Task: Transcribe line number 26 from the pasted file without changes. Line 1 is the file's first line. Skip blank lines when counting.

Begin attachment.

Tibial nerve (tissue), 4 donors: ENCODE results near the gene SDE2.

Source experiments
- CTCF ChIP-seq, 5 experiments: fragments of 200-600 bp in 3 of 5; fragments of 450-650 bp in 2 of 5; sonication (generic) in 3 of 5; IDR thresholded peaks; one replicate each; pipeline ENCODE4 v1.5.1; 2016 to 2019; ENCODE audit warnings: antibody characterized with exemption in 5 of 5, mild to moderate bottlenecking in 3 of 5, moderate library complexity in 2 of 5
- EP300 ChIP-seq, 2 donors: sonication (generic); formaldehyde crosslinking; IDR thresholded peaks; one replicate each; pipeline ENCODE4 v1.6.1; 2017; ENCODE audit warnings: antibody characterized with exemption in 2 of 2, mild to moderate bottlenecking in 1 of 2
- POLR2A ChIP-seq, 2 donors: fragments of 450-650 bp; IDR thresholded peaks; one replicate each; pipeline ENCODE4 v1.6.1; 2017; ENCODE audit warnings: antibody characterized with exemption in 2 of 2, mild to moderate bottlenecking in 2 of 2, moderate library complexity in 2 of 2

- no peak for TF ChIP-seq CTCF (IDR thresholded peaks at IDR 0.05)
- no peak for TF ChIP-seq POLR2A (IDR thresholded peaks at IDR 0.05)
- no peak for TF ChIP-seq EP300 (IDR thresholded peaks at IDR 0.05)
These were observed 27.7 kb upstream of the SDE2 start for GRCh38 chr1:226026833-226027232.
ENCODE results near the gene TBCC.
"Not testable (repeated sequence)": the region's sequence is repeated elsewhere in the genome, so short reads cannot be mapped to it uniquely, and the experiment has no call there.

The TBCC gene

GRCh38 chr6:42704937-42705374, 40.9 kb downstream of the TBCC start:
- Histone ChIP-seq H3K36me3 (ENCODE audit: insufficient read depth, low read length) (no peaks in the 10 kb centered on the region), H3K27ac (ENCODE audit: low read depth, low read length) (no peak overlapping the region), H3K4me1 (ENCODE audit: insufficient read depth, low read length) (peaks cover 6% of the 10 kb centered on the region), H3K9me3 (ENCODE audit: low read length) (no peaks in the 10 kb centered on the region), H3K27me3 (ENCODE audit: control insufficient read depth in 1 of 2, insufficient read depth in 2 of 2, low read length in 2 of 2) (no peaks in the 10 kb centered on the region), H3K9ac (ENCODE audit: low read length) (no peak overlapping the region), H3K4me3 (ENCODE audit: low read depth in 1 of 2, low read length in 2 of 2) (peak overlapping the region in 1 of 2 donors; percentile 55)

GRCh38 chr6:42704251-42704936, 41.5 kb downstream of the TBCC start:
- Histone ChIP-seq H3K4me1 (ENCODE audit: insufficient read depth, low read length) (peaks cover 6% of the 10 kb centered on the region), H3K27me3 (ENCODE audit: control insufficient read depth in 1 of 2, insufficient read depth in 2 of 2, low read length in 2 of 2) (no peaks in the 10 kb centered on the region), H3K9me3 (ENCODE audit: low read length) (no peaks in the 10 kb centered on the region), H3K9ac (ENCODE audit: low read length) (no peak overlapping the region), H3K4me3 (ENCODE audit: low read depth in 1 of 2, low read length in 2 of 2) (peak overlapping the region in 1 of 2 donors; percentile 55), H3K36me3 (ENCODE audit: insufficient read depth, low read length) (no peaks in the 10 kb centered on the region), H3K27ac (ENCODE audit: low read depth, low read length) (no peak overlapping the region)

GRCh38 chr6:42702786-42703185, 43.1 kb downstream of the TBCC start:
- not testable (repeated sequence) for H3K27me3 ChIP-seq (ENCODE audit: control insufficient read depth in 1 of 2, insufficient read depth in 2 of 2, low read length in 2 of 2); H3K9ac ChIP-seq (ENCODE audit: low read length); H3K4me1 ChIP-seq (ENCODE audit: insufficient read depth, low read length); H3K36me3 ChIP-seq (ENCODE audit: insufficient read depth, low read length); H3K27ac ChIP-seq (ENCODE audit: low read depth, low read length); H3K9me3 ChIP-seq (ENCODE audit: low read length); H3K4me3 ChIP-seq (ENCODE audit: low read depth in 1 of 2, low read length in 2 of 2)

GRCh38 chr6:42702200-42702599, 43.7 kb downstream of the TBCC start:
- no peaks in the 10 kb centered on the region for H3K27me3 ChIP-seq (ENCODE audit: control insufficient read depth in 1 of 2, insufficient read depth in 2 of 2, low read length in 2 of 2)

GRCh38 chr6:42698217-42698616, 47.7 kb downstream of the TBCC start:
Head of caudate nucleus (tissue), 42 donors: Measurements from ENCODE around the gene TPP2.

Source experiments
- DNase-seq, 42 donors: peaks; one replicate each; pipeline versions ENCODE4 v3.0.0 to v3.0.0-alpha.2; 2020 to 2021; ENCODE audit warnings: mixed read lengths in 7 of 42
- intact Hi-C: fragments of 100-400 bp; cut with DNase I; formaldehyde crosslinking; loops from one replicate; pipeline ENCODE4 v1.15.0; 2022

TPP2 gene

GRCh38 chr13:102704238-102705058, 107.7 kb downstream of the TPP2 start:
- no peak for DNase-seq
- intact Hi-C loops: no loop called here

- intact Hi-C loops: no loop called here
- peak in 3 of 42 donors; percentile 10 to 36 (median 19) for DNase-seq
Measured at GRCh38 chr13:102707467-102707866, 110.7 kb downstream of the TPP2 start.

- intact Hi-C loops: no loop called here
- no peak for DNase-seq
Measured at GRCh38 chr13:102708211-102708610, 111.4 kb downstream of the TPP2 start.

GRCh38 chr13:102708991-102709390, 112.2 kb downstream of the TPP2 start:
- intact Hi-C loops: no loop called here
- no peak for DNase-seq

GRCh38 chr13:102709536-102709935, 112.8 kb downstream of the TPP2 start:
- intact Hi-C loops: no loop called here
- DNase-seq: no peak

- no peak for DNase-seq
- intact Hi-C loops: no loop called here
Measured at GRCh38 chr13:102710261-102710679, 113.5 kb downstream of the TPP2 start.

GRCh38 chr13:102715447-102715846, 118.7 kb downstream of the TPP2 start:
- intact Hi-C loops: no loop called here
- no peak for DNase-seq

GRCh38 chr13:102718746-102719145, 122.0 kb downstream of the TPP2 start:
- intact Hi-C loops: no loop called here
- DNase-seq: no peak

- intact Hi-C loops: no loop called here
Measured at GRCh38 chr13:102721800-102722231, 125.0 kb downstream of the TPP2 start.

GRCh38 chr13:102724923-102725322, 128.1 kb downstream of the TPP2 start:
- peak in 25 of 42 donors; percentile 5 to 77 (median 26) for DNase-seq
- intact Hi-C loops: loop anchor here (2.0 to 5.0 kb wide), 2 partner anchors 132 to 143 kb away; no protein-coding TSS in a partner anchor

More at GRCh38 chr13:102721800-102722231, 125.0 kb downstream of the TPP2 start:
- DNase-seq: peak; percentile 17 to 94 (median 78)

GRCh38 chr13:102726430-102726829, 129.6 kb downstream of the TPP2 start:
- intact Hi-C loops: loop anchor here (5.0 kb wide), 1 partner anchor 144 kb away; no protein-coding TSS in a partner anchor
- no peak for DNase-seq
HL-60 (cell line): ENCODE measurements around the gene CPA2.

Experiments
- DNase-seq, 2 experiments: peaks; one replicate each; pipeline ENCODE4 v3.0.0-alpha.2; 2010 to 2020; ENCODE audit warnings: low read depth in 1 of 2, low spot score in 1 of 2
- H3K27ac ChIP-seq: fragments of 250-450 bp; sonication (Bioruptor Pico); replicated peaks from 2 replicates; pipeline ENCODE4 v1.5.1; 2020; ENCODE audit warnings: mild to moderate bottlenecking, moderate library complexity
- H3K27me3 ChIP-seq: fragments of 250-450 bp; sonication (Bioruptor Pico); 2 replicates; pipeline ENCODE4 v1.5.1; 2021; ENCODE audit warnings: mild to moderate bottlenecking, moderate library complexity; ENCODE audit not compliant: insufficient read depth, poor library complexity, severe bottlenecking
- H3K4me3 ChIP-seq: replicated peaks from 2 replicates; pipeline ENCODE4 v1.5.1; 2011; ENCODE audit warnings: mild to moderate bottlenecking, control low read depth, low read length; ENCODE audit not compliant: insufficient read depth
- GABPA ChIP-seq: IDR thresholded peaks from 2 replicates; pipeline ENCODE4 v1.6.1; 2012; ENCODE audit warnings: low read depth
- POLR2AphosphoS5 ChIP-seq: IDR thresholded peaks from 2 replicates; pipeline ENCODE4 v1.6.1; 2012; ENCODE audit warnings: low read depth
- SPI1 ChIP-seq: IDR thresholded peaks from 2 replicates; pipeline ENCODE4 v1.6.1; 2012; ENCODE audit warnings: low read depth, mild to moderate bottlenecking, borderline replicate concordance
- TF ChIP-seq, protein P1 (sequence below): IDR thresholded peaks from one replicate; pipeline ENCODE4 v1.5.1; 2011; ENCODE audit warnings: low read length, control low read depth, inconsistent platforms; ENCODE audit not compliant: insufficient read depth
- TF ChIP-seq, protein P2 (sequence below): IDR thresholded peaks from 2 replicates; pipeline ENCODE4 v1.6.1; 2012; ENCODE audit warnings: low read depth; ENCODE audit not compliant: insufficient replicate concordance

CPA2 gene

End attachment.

TPP2 gene